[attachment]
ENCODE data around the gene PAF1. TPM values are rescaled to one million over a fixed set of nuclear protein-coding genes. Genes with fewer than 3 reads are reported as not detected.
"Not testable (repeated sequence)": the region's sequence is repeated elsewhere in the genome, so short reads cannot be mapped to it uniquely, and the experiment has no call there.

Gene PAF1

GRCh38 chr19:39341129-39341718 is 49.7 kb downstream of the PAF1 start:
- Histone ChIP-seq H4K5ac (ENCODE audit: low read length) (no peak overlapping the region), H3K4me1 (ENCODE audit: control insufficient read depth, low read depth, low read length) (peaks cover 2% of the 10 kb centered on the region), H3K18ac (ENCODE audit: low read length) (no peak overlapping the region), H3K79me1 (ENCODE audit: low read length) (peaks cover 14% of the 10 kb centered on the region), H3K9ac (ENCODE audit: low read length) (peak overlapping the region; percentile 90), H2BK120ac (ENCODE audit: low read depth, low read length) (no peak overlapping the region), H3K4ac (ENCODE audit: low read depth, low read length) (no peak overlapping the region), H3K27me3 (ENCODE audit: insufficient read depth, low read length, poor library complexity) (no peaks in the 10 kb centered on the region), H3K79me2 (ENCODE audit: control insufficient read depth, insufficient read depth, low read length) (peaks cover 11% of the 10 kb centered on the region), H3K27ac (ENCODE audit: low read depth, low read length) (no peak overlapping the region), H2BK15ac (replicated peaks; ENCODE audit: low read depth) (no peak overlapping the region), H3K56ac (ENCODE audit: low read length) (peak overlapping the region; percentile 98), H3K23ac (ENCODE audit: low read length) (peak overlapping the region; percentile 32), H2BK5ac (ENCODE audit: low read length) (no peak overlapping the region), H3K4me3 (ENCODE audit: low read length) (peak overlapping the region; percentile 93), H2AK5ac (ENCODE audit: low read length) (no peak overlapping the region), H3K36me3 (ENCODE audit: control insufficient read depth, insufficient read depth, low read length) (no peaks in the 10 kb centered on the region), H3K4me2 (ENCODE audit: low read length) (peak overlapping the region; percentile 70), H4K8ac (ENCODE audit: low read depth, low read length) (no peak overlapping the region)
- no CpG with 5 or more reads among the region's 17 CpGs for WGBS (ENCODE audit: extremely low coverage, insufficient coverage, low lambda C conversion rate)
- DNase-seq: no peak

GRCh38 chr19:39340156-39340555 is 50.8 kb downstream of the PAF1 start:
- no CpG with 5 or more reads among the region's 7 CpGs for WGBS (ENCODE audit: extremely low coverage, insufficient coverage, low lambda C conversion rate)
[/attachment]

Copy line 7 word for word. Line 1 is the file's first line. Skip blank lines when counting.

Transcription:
- DNase-seq: no peak